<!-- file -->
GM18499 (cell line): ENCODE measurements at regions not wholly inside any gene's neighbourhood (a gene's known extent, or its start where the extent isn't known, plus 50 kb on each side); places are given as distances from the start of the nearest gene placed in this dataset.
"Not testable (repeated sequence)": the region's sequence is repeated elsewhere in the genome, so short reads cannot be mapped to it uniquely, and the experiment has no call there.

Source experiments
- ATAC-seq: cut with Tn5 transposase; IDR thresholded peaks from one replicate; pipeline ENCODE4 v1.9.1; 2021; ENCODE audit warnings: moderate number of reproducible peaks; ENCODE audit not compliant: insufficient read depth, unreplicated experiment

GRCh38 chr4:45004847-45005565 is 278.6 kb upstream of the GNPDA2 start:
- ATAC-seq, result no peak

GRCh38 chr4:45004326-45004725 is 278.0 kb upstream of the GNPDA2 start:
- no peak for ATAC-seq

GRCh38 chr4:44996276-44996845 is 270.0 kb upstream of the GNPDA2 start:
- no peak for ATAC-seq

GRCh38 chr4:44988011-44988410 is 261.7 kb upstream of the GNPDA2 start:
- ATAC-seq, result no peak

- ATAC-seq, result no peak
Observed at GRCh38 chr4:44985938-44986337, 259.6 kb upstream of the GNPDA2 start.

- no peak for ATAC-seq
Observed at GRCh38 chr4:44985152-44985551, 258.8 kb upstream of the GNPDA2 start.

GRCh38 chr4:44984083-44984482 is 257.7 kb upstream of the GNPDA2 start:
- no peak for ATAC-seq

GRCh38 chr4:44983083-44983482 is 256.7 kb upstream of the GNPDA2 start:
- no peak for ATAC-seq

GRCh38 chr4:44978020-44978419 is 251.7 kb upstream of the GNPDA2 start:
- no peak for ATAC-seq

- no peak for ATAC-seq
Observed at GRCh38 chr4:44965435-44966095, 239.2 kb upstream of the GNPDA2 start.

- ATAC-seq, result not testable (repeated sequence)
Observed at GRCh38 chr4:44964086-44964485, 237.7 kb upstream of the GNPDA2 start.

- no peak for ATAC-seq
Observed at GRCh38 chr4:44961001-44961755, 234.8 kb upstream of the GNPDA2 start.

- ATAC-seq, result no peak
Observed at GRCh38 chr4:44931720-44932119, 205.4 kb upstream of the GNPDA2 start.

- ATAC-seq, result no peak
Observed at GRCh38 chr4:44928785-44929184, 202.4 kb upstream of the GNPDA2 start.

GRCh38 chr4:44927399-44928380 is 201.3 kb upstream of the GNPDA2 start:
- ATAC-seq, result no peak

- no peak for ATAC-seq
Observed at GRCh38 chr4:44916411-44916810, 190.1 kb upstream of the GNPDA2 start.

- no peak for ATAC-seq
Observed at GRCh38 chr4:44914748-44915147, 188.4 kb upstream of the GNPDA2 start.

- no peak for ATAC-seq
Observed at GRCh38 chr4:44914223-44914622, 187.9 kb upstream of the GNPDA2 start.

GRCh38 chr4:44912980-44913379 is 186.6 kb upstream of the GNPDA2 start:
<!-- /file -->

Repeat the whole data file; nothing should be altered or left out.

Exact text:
GM18499 (cell line): ENCODE measurements at regions not wholly inside any gene's neighbourhood (a gene's known extent, or its start where the extent isn't known, plus 50 kb on each side); places are given as distances from the start of the nearest gene placed in this dataset.
"Not testable (repeated sequence)": the region's sequence is repeated elsewhere in the genome, so short reads cannot be mapped to it uniquely, and the experiment has no call there.

Source experiments
- ATAC-seq: cut with Tn5 transposase; IDR thresholded peaks from one replicate; pipeline ENCODE4 v1.9.1; 2021; ENCODE audit warnings: moderate number of reproducible peaks; ENCODE audit not compliant: insufficient read depth, unreplicated experiment

GRCh38 chr4:45004847-45005565 is 278.6 kb upstream of the GNPDA2 start:
- ATAC-seq, result no peak

GRCh38 chr4:45004326-45004725 is 278.0 kb upstream of the GNPDA2 start:
- no peak for ATAC-seq

GRCh38 chr4:44996276-44996845 is 270.0 kb upstream of the GNPDA2 start:
- no peak for ATAC-seq

GRCh38 chr4:44988011-44988410 is 261.7 kb upstream of the GNPDA2 start:
- ATAC-seq, result no peak

- ATAC-seq, result no peak
Observed at GRCh38 chr4:44985938-44986337, 259.6 kb upstream of the GNPDA2 start.

- no peak for ATAC-seq
Observed at GRCh38 chr4:44985152-44985551, 258.8 kb upstream of the GNPDA2 start.

GRCh38 chr4:44984083-44984482 is 257.7 kb upstream of the GNPDA2 start:
- no peak for ATAC-seq

GRCh38 chr4:44983083-44983482 is 256.7 kb upstream of the GNPDA2 start:
- no peak for ATAC-seq

GRCh38 chr4:44978020-44978419 is 251.7 kb upstream of the GNPDA2 start:
- no peak for ATAC-seq

- no peak for ATAC-seq
Observed at GRCh38 chr4:44965435-44966095, 239.2 kb upstream of the GNPDA2 start.

- ATAC-seq, result not testable (repeated sequence)
Observed at GRCh38 chr4:44964086-44964485, 237.7 kb upstream of the GNPDA2 start.

- no peak for ATAC-seq
Observed at GRCh38 chr4:44961001-44961755, 234.8 kb upstream of the GNPDA2 start.

- ATAC-seq, result no peak
Observed at GRCh38 chr4:44931720-44932119, 205.4 kb upstream of the GNPDA2 start.

- ATAC-seq, result no peak
Observed at GRCh38 chr4:44928785-44929184, 202.4 kb upstream of the GNPDA2 start.

GRCh38 chr4:44927399-44928380 is 201.3 kb upstream of the GNPDA2 start:
- ATAC-seq, result no peak

- no peak for ATAC-seq
Observed at GRCh38 chr4:44916411-44916810, 190.1 kb upstream of the GNPDA2 start.

- no peak for ATAC-seq
Observed at GRCh38 chr4:44914748-44915147, 188.4 kb upstream of the GNPDA2 start.

- no peak for ATAC-seq
Observed at GRCh38 chr4:44914223-44914622, 187.9 kb upstream of the GNPDA2 start.

GRCh38 chr4:44912980-44913379 is 186.6 kb upstream of the GNPDA2 start: